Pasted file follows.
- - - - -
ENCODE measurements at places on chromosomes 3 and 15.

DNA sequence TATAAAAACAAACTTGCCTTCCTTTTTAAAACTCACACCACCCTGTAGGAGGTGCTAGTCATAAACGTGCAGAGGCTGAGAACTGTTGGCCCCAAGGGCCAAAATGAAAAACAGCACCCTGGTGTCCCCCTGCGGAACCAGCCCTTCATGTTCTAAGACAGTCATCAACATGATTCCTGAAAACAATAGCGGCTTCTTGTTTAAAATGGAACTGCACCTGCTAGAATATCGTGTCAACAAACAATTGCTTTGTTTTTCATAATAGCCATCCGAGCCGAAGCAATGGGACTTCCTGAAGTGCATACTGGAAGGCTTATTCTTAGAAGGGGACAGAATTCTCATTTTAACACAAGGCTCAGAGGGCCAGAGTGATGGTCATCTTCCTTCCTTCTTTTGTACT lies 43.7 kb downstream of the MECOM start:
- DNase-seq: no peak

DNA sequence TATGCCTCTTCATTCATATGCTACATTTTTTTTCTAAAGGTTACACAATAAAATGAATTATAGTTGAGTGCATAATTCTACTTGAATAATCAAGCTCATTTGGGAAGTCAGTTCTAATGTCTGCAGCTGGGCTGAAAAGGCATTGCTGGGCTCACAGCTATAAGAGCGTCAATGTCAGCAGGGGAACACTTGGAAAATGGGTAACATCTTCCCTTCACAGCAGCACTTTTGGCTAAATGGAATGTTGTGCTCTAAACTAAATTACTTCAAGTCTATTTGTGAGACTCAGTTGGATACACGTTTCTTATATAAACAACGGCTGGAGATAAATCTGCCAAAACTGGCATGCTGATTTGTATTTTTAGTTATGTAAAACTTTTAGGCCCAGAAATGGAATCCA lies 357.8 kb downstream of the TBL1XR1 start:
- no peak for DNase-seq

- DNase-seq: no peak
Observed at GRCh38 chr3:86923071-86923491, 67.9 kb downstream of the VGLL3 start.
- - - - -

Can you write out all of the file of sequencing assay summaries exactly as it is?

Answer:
ENCODE measurements at places on chromosomes 3 and 15.

DNA sequence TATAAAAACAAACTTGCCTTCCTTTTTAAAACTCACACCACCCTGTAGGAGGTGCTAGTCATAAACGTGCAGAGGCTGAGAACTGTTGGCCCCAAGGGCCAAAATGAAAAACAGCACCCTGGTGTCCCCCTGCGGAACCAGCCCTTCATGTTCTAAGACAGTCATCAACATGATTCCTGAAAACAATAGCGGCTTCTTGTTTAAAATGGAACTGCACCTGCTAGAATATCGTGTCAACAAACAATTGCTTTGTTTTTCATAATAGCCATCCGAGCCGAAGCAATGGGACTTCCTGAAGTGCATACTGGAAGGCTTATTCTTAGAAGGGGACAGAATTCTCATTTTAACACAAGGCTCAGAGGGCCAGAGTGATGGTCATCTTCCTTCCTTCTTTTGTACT lies 43.7 kb downstream of the MECOM start:
- DNase-seq: no peak

DNA sequence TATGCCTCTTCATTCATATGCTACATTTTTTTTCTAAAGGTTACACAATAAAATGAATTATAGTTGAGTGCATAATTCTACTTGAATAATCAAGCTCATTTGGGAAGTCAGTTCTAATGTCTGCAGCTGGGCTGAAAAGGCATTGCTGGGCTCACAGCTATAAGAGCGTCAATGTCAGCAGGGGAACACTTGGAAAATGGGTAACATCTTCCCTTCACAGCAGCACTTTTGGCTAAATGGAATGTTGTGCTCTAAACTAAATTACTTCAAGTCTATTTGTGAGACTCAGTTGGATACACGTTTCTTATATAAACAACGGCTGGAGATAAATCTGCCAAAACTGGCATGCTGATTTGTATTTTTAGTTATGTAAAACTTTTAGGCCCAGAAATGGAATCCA lies 357.8 kb downstream of the TBL1XR1 start:
- no peak for DNase-seq

- DNase-seq: no peak
Observed at GRCh38 chr3:86923071-86923491, 67.9 kb downstream of the VGLL3 start.